Assuming I'm adding data to IPFS like this:

$ echo Hello World | ipfs add

This will give me QmWATWQ7fVPP2EFGu71UkfnqhYXDYH566qy47CnJDgvs8u - a CID which is a Base58 encoded Multihash.

Converting it to Base16, tells me that the hash digest for what IPFS has added is a SHA2-256 hash:

12 - 20 - 74410577111096cd817a3faed78630f2245636beded412d3b212a2e09ba593ca
<hash-type> - <hash-length> - <hash-digest>

I know that IPFS doesn't just hash the data, but actually serializes it as Unixfs protobuf first and then puts that in a dag.

I'd like to demystify, how to get to the 74410577111096cd817a3faed78630f2245636beded412d3b212a2e09ba593ca but I'm not really sure how to get hold of the created dag that holds the Unixfs protobuf with the data.

For example I can write the serialized raw data to disk and inspect it with a protobuf decoder:

$ ipfs block get QmWATWQ7fVPP2EFGu71UkfnqhYXDYH566qy47CnJDgvs8u > /tmp/block.raw
$ protoc --decode_raw < /tmp/block.raw

This will give me the serialized data in a readable format:

1 {
  1: 2
  2: "Hello World\n"
  3: 12
}

However, piping that through SHA-256 still gives me a different hash, which makes sense because IPFS puts the protobuf in a dag and multihashes that one.

$ protoc --decode_raw < /tmp/block.raw | shasum -a 256

So I decided to figure out how to get hold of that dag node, hash it myself to get to the hash I'm looking for.

I was hoping using ipfs dag get QmWATWQ7fVPP2EFGu71UkfnqhYXDYH566qy47CnJDgvs8u will give me a multihash that can then be decoded, but it turns out it returns some other data hash that I don't know how to inspect:

$ ipfs dag get QmWATWQ7fVPP2EFGu71UkfnqhYXDYH566qy47CnJDgvs8u
$ {"data":"CAISDEhlbGxvIFdvcmxkChgM","links":[]}

Any ideas on how to decode data from here?

UPDATE

data is a Base64 representation of the original data: https://github.com/ipfs/go-ipfs/issues/4115

up vote 1 down vote accepted

The hash you're looking for is the hash of the output of ipfs block get QmWATWQ7fVPP2EFGu71UkfnqhYXDYH566qy47CnJDgvs8u. IPFS hashes the encoded value.

Instead of running:

protoc --decode_raw < /tmp/block.raw | shasum -a 256

Just run:

shasum -a 256 < /tmp/block.raw

but it turns out it returns some other data hash that I don't know how to inspect

That's because we currently use a protobuf inside of a protobuf. The outer protobuf has the structure {Data: DATA, Links: [{Name: ..., Size: ..., Hash: ...}]}.

In:

1 {
  1: 2
  2: "Hello World\n"
  3: 12
}

The 1 { ... } part is the Data field of the outer protobuf. However, protoc --decode_raw *recursively* decodes this object so it decodes theData` field to:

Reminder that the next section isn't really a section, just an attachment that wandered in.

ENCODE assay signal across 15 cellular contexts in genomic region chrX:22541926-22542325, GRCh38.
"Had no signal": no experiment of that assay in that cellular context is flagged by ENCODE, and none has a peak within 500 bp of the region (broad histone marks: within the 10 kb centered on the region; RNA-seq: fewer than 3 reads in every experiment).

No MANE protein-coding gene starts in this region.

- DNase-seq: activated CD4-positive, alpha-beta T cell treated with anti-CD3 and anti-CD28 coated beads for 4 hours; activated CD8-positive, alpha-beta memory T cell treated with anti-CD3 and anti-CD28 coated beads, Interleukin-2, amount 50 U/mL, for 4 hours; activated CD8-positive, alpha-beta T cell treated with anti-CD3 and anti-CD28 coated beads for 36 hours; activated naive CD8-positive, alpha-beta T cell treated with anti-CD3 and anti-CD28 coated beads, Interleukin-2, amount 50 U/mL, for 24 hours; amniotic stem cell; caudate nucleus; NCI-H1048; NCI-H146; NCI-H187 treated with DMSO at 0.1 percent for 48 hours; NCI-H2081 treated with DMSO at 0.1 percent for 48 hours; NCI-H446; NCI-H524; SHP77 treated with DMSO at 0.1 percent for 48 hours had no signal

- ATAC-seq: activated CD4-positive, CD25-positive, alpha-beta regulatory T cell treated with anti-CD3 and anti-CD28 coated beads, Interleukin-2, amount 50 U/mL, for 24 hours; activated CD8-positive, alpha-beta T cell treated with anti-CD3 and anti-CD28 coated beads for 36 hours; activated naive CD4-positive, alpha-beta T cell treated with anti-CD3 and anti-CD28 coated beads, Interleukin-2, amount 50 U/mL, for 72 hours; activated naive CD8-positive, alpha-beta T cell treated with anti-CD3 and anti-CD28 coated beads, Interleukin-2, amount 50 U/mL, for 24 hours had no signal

• Field 1 (DataType): 2 (File)
  • Field 2 (Data): "Hello World\n"
  • Field 3 (Filesize): 12 (bytes)

For context, the relevant protobuf definitions are:

Outer:

// An IPFS MerkleDAG Link
message PBLink {

  // multihash of the target object
  optional bytes Hash = 1;

  // utf string name. should be unique per object
  optional string Name = 2;

  // cumulative size of target object
  optional uint64 Tsize = 3;
}

// An IPFS MerkleDAG Node
message PBNode {

  // refs to other objects
  repeated PBLink Links = 2;

  // opaque user data
  optional bytes Data = 1;
}

Inner:

message Data {
    enum DataType {
        Raw = 0;
        Directory = 1;
        File = 2;
        Metadata = 3;
        Symlink = 4;
        HAMTShard = 5;
    }

    required DataType Type = 1;
    optional bytes Data = 2;
    optional uint64 filesize = 3;
    repeated uint64 blocksizes = 4;

    optional uint64 hashType = 5;
    optional uint64 fanout = 6;
}

message Metadata {
    optional string MimeType = 1;
}

I'm not sure what that encoding is but you can unmarshal the dag data field like this in js-ipfs:

const IPFS = require('ipfs')
const Unixfs = require('ipfs-unixfs')

const ipfs = new IPFS

ipfs.dag.get('QmWATWQ7fVPP2EFGu71UkfnqhYXDYH566qy47CnJDgvs8u', (err, d) => {
  console.log(Unixfs.unmarshal(d.value.data).data.toString()))
  // prints Hello World
})

  • I'll see if I can use the JS APIs to get more out of it, but just unmarshaling the data isn't really what I'm looking for here. Really trying to figure out, how I get to the data structure that generates the 74410577111096cd817a3faed78630f2245636beded412d3b212a2e09ba593ca hash :) – Pascal Precht Aug 3 at 8:20

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